Embroidery showing HMS Viking

My great-uncle Aaron Ayres, service No. SS3580, born 1891, joined HMS Viking around 8 December 1914. Viking had been built by Palmers of Jarrow and was launched in 1909. She was a Tribal class destroyer, 290 feet in length. She was unique in that she was the only destroyer with six funnels. She was damaged on 29 January 1916 when she hit a submerged moored German mine in the English Channel off Boulogne. Nine officers and crew lost their lives at the time and a tenth victim died later.

Aaron married Fanny Freeman, one of eleven children, in 1915. It is likely that aunt Fan made the embroidery. Aaron died in 1974.

Postcards and New Testament

My grandfather, Reginald Joseph Ayres (Joe), service No. 115202, born 1897, joined the Royal Field Artillery as a gunner. He was gassed in 1916 and was thought to have died. Someone realised he was still alive, although very poorly. He was placed on the New Zealand Hospital Ship Marama. The New Testament bears the imprint of the ship and must have fallen into Joe’s kitbag on leaving Marama! Joe subsequently moved in August 1916 to the Seymour Park Council School, Old Trafford, serving at the time as a hospital porter [?] and by Christmas of 1916 was in the Partington Convalescent Home, Glossop. The postcards show pictures of Marama, Seymour Park School and Partington Convalescent Home. We believe he may have subsequently rejoined the battle with the Durham Light Infantry.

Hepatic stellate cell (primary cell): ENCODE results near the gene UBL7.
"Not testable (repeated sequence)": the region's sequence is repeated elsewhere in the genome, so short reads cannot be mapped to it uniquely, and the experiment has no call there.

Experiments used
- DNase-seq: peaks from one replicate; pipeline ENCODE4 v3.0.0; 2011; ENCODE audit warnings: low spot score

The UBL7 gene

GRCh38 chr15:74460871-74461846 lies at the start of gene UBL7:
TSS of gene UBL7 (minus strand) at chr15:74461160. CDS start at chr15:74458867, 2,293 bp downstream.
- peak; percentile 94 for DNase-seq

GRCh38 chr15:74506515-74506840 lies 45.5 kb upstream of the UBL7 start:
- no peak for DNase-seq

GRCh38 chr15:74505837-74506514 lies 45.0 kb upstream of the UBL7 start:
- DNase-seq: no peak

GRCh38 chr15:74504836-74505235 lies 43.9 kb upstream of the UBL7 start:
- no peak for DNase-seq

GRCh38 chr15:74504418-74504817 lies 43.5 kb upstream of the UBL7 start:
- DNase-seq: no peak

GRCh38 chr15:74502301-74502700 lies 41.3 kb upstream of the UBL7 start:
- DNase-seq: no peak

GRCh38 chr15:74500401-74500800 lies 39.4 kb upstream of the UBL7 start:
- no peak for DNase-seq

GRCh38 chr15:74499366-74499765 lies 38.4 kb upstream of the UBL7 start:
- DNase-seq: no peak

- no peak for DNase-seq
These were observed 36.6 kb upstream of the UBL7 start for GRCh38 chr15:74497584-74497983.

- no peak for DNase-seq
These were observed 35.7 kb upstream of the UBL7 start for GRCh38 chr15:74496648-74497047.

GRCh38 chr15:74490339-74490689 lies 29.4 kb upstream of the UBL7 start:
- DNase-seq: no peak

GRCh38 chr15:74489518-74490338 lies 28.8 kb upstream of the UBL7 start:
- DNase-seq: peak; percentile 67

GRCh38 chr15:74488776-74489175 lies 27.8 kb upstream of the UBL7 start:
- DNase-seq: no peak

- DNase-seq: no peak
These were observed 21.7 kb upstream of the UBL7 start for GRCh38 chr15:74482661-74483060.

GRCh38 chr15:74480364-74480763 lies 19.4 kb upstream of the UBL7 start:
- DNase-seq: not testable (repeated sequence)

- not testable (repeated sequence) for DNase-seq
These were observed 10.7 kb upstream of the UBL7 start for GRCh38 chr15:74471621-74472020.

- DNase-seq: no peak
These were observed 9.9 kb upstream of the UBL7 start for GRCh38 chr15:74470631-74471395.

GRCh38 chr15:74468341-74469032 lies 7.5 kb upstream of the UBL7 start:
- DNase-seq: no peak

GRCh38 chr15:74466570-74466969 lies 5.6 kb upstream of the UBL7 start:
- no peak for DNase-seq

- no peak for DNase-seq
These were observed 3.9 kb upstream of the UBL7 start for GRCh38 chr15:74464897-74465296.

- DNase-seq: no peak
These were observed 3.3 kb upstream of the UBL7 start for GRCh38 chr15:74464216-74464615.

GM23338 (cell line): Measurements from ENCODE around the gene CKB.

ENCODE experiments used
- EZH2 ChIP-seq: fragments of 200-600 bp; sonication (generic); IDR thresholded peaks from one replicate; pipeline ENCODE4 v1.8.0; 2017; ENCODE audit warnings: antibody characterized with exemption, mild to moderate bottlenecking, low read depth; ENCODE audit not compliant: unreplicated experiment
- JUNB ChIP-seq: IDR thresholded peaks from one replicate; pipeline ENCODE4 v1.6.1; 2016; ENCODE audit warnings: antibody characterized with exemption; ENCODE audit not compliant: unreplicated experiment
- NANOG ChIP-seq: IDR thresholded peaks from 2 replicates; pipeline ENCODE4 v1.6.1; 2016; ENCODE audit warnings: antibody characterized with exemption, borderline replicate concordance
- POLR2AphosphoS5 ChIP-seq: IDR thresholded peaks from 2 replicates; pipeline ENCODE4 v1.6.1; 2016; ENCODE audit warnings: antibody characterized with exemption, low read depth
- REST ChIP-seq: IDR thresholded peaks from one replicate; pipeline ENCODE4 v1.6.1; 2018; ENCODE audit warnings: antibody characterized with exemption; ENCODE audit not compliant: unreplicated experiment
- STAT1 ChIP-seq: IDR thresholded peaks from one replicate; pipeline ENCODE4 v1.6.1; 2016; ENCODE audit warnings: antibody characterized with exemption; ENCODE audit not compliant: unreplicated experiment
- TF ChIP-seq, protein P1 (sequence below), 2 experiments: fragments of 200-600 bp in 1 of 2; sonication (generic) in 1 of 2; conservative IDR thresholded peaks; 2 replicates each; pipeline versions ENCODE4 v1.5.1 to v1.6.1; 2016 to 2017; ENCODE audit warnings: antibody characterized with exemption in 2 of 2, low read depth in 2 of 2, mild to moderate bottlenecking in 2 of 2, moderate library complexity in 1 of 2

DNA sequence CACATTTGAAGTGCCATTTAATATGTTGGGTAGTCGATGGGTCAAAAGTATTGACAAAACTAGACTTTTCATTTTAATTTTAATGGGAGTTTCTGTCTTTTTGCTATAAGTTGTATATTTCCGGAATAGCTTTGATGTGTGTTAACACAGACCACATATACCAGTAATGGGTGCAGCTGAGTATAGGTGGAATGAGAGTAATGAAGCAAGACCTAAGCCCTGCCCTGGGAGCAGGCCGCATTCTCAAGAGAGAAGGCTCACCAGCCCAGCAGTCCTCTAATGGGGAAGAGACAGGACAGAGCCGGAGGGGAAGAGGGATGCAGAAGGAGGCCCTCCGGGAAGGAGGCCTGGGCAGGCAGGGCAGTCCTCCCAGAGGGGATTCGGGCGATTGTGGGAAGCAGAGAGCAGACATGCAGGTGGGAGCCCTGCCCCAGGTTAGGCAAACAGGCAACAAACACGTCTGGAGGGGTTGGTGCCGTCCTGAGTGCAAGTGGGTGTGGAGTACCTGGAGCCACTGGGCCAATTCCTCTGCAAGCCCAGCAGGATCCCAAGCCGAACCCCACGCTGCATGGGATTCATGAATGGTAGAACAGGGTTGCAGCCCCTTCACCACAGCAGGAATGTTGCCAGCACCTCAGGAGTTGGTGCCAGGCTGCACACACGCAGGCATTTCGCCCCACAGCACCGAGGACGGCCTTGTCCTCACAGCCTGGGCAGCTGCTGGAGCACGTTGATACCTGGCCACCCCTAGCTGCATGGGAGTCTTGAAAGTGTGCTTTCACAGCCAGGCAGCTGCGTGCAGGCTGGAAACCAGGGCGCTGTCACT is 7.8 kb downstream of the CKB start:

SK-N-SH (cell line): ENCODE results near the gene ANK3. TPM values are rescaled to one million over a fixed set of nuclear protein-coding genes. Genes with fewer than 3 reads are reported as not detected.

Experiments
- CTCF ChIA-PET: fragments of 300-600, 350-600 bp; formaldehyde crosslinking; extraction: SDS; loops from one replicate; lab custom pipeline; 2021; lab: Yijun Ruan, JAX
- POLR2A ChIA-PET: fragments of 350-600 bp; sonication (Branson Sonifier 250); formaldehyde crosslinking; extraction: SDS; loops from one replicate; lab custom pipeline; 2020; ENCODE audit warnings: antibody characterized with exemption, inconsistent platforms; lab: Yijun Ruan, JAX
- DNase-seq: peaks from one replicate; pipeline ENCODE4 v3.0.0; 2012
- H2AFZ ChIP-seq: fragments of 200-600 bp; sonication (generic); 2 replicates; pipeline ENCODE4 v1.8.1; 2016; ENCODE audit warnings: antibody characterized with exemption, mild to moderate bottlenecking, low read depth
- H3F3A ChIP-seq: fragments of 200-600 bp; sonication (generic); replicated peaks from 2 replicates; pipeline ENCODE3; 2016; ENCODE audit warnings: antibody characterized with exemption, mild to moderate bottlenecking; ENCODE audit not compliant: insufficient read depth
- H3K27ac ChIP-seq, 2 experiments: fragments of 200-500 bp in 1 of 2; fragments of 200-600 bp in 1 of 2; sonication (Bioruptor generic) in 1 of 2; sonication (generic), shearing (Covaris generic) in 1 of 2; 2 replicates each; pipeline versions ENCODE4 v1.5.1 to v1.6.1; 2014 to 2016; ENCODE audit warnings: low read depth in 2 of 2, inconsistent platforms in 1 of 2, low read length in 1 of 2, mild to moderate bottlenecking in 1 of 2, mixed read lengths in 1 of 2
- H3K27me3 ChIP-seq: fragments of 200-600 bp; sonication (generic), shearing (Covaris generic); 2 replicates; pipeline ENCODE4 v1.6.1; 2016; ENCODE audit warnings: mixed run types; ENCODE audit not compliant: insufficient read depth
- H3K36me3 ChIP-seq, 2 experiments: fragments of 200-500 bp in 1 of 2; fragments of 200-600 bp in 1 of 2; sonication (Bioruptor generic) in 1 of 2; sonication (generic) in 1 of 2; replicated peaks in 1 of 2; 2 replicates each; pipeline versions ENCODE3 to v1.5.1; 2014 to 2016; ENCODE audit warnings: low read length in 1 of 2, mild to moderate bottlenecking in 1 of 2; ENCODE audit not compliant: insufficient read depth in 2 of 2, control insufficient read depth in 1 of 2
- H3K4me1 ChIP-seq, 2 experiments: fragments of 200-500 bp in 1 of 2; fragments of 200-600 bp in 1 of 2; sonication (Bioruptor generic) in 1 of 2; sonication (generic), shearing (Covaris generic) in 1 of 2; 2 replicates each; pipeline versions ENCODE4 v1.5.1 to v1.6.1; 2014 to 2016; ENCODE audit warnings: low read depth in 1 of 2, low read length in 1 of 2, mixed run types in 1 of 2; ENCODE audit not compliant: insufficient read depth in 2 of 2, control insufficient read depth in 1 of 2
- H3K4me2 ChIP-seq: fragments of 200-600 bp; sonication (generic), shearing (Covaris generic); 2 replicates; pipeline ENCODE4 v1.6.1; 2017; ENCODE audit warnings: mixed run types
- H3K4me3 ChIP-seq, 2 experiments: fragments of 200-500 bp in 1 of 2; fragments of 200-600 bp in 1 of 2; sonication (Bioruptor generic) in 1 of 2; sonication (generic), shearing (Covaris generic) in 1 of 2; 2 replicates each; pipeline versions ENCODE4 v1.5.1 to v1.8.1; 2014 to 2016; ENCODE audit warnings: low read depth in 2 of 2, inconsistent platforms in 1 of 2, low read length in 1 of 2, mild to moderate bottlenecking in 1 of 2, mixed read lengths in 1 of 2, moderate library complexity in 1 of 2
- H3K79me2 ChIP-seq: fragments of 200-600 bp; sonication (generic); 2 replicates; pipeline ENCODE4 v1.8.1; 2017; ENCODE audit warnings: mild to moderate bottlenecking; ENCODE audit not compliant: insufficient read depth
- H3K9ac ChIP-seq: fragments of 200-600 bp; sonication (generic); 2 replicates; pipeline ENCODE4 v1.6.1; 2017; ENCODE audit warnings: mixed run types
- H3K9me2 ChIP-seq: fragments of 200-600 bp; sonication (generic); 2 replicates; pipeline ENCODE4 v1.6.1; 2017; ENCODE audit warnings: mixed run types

Joe married Hilda Freeman, the sister of his brother Aaron’s wife, in 1918. Joe died in 1976.

Aaron and Fanny, Joe and Hilda lived in Kettering, Northamptonshire.